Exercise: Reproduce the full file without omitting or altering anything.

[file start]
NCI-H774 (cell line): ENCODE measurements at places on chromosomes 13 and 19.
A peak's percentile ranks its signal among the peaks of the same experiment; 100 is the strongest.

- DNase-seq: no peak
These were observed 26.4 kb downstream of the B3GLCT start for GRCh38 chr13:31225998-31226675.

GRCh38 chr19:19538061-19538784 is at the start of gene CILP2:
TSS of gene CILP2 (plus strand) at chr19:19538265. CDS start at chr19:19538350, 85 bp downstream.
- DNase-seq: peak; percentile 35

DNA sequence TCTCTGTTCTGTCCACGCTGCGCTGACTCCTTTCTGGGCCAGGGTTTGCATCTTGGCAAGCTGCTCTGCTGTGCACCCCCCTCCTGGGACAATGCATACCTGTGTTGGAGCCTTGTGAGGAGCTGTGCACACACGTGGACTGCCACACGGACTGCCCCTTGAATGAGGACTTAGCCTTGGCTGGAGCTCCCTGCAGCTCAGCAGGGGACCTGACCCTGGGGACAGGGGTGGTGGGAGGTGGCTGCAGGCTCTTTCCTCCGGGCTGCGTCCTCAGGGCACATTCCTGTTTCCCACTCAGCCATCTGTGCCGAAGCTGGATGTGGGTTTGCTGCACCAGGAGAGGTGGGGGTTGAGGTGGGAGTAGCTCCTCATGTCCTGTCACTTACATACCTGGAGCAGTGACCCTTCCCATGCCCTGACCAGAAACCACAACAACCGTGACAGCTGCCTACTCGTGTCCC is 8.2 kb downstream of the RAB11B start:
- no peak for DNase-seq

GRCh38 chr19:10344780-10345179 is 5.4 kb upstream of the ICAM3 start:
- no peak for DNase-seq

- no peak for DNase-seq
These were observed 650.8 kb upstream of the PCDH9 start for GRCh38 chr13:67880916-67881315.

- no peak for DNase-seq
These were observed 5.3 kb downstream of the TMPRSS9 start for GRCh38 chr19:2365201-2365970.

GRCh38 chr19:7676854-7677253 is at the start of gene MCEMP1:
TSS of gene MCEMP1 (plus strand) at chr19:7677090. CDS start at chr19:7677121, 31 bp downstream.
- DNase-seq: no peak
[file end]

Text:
NCI-H774 (cell line): ENCODE measurements at places on chromosomes 13 and 19.
A peak's percentile ranks its signal among the peaks of the same experiment; 100 is the strongest.

- DNase-seq: no peak
These were observed 26.4 kb downstream of the B3GLCT start for GRCh38 chr13:31225998-31226675.

GRCh38 chr19:19538061-19538784 is at the start of gene CILP2:
TSS of gene CILP2 (plus strand) at chr19:19538265. CDS start at chr19:19538350, 85 bp downstream.
- DNase-seq: peak; percentile 35

DNA sequence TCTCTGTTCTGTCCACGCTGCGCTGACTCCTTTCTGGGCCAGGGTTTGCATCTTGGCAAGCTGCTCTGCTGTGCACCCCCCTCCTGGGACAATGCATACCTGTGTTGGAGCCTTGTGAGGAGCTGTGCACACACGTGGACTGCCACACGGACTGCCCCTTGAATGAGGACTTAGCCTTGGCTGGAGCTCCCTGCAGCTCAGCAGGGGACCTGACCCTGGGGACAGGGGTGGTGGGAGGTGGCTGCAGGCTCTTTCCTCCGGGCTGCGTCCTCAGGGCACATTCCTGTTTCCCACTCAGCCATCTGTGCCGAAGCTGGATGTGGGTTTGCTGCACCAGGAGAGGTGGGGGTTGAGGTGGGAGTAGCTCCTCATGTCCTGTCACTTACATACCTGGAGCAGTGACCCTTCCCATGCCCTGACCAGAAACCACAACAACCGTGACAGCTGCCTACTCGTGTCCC is 8.2 kb downstream of the RAB11B start:
- no peak for DNase-seq

GRCh38 chr19:10344780-10345179 is 5.4 kb upstream of the ICAM3 start:
- no peak for DNase-seq

- no peak for DNase-seq
These were observed 650.8 kb upstream of the PCDH9 start for GRCh38 chr13:67880916-67881315.

- no peak for DNase-seq
These were observed 5.3 kb downstream of the TMPRSS9 start for GRCh38 chr19:2365201-2365970.

GRCh38 chr19:7676854-7677253 is at the start of gene MCEMP1:
TSS of gene MCEMP1 (plus strand) at chr19:7677090. CDS start at chr19:7677121, 31 bp downstream.
- DNase-seq: no peak